The plan is to depart Maryland somewhere between May 1 and May 6 (probably early end) with the ultimate destination the Central U.S. Note: I did not say “the Plains”, even though we’ll be there most of the time with any luck, since severe weather seems to have migrated east a bit over recent years.

Though the early concentration of events over the South, the Tennessee Valley and into the Carolinas is a fairly typical starting point for the season. This year has mainly been much more intense and active than usual. We saw similar throughout the winter, with multiple disturbances quickly flying along an active jet stream. While this should wane as Nina fully dies, it’s not likely to right away.

I will be headed on this ~7,000 mile journey with Jason Foster and Mark Ellinwood — the former a seasoned storm chaser and the latter a meteorologist and storm chaser. Jason is also known as “The Weather Warrior” and he contributes to Mark’s MADUSweather Web site. They recently intercepted tornadic supercells in the historic North Carolina outbreak of 2011 and are on a quest for the perfect mid-Atlantic tornado.

I am both eagerly anticipating the chase and also somewhat anxious, as the weather is unpredictable and we did “arbitrarily” choose a period to head out well in advance of knowing the evolving pattern — one that even of this writing is still fairly cloudy. Of course, arbitrarily choosing the best time of year for tornadoes (May has the most by the numbers, and May is prime-time in parts of Tornado Alley) is at least a well educated move.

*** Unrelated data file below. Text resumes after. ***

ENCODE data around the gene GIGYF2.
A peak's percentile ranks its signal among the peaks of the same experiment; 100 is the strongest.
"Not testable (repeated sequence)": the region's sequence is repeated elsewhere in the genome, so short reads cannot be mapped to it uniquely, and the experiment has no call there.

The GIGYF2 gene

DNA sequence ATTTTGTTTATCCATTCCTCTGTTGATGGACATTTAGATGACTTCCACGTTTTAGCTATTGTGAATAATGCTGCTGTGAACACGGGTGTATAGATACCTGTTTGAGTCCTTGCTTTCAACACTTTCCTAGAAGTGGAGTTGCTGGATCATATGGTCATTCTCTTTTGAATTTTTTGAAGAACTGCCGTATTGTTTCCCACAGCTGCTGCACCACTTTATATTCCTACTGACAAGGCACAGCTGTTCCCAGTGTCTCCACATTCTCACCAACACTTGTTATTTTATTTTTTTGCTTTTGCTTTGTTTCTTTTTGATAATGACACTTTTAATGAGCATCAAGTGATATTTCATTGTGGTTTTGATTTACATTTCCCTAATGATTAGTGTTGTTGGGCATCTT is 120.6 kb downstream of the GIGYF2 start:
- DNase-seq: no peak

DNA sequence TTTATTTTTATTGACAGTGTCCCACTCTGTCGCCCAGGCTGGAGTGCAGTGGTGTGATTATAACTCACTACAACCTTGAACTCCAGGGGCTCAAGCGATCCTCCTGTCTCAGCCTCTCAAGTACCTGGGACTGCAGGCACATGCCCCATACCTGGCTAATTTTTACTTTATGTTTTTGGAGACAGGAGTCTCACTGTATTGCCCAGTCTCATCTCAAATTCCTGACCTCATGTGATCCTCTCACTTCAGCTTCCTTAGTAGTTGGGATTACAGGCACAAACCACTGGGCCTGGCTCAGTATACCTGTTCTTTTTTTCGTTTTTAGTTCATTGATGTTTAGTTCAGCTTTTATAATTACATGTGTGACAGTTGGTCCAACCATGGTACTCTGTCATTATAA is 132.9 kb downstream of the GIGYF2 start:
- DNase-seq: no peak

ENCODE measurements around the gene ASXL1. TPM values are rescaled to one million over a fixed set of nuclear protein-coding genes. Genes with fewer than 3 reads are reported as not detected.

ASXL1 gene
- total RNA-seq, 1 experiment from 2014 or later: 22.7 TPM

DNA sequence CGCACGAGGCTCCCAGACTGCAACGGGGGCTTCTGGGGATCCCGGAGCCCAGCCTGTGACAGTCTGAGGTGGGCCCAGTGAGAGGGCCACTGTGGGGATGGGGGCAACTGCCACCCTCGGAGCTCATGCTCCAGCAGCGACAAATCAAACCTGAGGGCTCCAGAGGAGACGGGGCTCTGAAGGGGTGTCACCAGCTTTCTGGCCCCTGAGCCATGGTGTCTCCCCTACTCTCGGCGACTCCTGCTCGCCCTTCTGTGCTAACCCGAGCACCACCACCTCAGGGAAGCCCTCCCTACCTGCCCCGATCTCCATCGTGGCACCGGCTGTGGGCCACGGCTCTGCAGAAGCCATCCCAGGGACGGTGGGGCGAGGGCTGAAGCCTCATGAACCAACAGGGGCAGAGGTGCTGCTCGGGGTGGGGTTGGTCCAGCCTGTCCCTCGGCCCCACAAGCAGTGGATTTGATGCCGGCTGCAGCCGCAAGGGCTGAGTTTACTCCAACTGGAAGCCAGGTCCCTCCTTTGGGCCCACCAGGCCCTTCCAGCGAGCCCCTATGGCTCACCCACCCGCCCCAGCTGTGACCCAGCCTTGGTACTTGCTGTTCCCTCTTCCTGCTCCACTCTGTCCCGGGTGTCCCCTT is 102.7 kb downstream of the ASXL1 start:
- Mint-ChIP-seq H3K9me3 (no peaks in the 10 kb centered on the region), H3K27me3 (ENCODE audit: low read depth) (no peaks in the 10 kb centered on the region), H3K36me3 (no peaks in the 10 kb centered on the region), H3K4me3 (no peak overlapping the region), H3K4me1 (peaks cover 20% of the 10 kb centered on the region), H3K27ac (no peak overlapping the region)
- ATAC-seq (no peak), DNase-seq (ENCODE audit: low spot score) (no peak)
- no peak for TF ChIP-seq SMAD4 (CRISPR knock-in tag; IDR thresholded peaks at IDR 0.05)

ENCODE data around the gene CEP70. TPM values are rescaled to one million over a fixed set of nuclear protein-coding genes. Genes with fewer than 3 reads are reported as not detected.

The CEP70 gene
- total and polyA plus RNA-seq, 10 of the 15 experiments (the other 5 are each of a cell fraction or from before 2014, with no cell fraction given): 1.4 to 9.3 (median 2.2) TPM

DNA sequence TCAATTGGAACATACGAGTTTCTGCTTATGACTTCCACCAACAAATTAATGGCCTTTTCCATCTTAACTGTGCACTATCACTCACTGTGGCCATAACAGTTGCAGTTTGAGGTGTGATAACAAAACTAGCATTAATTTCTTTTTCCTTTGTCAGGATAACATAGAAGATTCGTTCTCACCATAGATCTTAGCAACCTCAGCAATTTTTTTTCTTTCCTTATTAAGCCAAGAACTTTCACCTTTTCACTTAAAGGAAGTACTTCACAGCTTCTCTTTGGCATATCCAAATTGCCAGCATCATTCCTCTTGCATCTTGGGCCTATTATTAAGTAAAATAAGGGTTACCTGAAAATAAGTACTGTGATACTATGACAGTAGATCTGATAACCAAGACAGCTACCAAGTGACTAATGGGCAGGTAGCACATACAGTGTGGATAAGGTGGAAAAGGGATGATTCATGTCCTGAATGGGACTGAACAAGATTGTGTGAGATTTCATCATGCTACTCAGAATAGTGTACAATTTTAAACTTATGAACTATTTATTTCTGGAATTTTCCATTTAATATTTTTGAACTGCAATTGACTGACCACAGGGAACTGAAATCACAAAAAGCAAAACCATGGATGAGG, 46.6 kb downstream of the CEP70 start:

My hope is to end up hitting a few good storm, with at least one productive chase day in the Oklahoma/Kansas/Nebraska area — prime Tornado Alley real estate. Though I am keeping expectations low (a nice rotating supercell and a great evening lightning storm would suffice), the goal of course is to see a twister if not more than one.

Being a photography buff, I already had plenty of gear ready to go. But, in the last month, I’ve been beefing up the collection to include an entry level HD video camera, a new mobile-friendly laptop, plus a ton of accessories and batteries.

We’ll be as wired up as possible, with multiple mobile internet accounts on different services. As long as there is a way to transmit, I will do my best to share imagery and video as quickly as possible either here, on Twitter, or via postings on the Capital Weather Gang. I also hope to return home with countless photos and video clips to properly document the journey in its entirety.

It should be a blast (as long as a high pressure ridge doesn’t park itself out over the area).  I’m starting to look over data to get an idea of what to expect. So far, the initial time-frame seems murky, and there may be a short break in the recent flurry of activity we’ve seen in what may be a record-breaking April of severe weather. Indications are it would be days rather than weeks, as the pattern reloads and probably shifts northwest with some broader-scale changes occurring during the period.

I’ll probably post some thoughts on chances/areas for early in the trip soon, plus I’m doing some general background research I might share if I have time, but for now feel free to peruse Mark’s recent thoughts here and here.